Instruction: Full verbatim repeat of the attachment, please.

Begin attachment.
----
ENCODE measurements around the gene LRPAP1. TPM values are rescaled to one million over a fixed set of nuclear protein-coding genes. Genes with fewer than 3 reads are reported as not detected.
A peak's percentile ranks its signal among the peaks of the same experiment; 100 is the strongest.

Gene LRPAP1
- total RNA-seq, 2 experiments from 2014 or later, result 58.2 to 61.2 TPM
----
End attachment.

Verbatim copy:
ENCODE measurements around the gene LRPAP1. TPM values are rescaled to one million over a fixed set of nuclear protein-coding genes. Genes with fewer than 3 reads are reported as not detected.
A peak's percentile ranks its signal among the peaks of the same experiment; 100 is the strongest.

Gene LRPAP1
- total RNA-seq, 2 experiments from 2014 or later, result 58.2 to 61.2 TPM